Non-radiometric density measurement of tailings thickener underflow
Application Note | Metal & Mining
- Measuring abrasive concentrated solids at coal handling and preparation plant in Australia
- Underflow density loop to improve water recovery and underflow withdrawal
- Reliable alternative to density measurement with nuclear density gauges
A coal handling and preparation plant in Queensland, Australia, has a production capacity of more than 10 million tonnes of coking coal per year. Adjacent to one of the country’s largest and most established open cut coal mines, the plant sizes, crushes and removes impurities from the raw coal. As the coal preparation involves water based processes, a great deal of highly abrasive flotation tailings have to be disposed of on a regular basis. For water recovery purposes and to save costs with impoundment construction, a density thickener is used as part of a tailings disposal system. During the thickening process suspended solid particles separate from the liquid stream by gravity settling. While the clarified liquor overflows to the top and gets recovered, the solids settled to the pulp bed are removed from the thickener through the tailings underflow, which is the final disposal stage before the tailings are pumped to the tailings dam.
An efficient tailings disposal facility is highly dependent on a reliable thickener underflow density measurement. Only if the required underflow density is obtained can the rate of underflow withdrawal be efficiently regulated and the amount of water in the underflow is kept as low as is practical. Traditionally, radiometric density measurement has been employed on thickener underflow lines as they provide a non-contact solution to measure abrasive concentrated solids streams. Since the high total cost and regulatory requirements of owning radiometric devices is becoming prohibitive in a competitive, cost and labour intensive production environment, the plant operator decided to optimise their tailings disposal schemes by applying a non-radiometric density solution that is compliant with environmental regulations.
The customer decided in favour of the OPTIMASS 7300 C for non-radiometric density monitoring. KROHNE was selected because of their knowledge and expertise in abrasive slurry applications enabling them to highlight potential problems so they are mitigated during the design, planning and installation of the mass flowmeter. The Coriolis mass flowmeter with a Titanium flow tube was mounted on the tailings thickener underflow line. In order to keep the heavy abrasive particles evenly dispersed in the carrier fluid, the OPTIMASS was installed into a descending pipeline (DN 50 / 2”). The density measurement is sent to a DCS via a current output of 4…20 mA so as to control the underflow pump and to regulate the underflow solids concentration.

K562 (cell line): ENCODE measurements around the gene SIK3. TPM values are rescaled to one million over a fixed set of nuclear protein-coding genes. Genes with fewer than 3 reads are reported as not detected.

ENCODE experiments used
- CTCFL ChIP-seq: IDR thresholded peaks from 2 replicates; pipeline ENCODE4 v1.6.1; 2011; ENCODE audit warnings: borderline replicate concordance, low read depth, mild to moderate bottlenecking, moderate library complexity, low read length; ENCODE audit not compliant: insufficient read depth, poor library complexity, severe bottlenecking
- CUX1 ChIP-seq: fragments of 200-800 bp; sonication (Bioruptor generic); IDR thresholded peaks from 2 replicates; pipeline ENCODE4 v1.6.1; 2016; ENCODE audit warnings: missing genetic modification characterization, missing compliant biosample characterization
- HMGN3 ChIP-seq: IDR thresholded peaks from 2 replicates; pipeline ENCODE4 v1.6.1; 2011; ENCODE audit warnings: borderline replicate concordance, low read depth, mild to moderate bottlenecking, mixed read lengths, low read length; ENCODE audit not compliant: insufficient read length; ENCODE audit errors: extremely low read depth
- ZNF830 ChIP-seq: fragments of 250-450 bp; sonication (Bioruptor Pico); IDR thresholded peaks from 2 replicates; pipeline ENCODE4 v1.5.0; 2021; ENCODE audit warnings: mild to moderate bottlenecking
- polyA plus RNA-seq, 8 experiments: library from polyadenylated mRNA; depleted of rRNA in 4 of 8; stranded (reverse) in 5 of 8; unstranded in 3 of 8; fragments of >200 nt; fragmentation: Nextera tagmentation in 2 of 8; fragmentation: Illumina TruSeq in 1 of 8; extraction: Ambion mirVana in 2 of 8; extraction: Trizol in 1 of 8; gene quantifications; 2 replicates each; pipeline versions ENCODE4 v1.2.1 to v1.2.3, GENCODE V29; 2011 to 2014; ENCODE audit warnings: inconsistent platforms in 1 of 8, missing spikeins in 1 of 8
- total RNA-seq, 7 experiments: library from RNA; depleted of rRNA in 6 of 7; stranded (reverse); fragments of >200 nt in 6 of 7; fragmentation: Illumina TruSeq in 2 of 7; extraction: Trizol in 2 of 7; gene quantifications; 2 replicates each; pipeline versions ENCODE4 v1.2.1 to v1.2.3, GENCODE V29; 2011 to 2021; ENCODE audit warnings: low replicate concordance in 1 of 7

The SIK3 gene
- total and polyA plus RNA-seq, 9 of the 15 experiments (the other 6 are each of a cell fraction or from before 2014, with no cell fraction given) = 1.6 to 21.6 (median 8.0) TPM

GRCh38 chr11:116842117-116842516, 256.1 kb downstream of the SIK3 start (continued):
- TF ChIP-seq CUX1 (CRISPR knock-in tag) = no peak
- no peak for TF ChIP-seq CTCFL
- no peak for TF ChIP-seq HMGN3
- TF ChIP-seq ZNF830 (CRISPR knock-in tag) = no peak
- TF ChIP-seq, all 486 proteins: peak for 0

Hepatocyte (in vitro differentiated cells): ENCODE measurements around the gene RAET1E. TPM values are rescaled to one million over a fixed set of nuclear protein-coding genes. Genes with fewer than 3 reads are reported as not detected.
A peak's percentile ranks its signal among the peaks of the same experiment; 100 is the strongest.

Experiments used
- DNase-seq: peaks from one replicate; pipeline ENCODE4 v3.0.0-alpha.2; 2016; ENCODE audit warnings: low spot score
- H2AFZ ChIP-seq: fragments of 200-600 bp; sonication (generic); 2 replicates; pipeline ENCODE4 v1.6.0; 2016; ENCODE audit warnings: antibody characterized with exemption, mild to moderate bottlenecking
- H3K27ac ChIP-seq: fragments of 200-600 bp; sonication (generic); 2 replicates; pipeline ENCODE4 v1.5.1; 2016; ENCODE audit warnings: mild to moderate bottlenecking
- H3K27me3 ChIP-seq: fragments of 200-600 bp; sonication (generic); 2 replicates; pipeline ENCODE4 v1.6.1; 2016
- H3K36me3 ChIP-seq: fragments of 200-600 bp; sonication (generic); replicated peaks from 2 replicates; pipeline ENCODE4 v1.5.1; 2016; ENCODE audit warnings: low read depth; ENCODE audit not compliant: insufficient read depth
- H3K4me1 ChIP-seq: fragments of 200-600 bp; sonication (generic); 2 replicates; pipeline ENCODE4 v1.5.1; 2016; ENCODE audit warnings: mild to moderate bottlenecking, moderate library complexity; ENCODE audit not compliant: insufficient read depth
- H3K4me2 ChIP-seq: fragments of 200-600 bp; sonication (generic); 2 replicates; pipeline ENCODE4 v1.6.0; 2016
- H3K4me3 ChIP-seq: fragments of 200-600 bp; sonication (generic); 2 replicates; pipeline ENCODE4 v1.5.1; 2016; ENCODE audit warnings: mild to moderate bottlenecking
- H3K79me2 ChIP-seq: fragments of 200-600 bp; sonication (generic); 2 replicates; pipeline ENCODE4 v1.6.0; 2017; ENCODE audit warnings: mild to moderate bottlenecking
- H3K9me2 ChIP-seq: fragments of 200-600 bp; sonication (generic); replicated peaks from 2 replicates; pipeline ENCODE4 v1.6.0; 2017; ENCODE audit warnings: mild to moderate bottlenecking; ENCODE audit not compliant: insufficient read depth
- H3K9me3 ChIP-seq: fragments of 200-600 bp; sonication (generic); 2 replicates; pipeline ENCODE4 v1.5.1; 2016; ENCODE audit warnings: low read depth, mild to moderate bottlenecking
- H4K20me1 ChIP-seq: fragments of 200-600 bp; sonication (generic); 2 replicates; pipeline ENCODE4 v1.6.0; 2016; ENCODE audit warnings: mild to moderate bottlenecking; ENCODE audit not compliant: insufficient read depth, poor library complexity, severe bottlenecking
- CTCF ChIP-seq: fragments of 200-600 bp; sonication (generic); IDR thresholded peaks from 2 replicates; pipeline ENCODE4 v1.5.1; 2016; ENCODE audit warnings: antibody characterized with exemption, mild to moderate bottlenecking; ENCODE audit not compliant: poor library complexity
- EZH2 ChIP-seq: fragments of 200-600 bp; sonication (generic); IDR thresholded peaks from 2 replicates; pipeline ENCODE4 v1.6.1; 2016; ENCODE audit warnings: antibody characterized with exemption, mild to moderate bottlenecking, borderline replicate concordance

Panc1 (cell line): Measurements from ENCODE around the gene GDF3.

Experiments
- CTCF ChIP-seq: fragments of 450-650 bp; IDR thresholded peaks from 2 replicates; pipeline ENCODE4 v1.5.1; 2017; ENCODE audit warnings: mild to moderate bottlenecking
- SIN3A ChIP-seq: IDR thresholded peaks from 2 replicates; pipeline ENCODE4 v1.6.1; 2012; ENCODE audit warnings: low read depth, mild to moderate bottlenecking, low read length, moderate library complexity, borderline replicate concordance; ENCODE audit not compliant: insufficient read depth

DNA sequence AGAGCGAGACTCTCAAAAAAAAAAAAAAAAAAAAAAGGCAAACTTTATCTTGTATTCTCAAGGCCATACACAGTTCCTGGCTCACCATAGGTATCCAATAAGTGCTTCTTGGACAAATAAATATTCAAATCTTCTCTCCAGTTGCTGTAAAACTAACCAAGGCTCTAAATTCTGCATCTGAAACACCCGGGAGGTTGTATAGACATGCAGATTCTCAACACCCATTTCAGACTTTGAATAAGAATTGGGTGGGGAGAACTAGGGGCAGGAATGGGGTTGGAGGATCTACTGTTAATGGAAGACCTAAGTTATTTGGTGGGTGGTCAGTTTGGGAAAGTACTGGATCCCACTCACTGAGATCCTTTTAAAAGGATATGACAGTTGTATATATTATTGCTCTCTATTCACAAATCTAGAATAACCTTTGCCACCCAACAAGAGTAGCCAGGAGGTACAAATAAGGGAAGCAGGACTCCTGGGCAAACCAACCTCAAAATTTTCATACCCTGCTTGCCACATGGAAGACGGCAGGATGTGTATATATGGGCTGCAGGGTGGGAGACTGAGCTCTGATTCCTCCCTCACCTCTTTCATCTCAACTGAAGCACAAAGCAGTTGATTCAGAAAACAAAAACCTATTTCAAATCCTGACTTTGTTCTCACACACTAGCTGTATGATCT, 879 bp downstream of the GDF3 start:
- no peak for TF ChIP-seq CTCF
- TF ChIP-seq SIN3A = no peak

Using the OPTIMASS for density control on the underflow, the plant operator is always able to assess their tailings thickener efficiency, allowing them to take immediate steps if the thickener underflow runs below or above the required setpoint. Applying non-radiometric density monitoring gives the plant engineers the information needed to optimise the thickener for the intended duty. In essence, the plant benefits from reduced capital and operating costs, as well as reduced environmental impact.
The single straight mass flow measuring tube of the OPTIMASS provides a robust and reliable alternative to nuclear density gauges, allowing the plant operator to optimise its tailings disposal scheme without using nuclear source material. There are no disposal costs for nuclear waste, documentation and administrative controls. Wipe tests and ongoing training of on-site radiation safety officers to perform calibration are no longer required.
Making the OPTIMASS a permanent part of the thickener process also enables the customer to effectively reduce water consumption, e.g. by avoiding filling the tailings dam with solids that contain too much water. Water can be efficiently recirculated, which is an additional advantage to the customer as the plant is located in an area of water scarcity.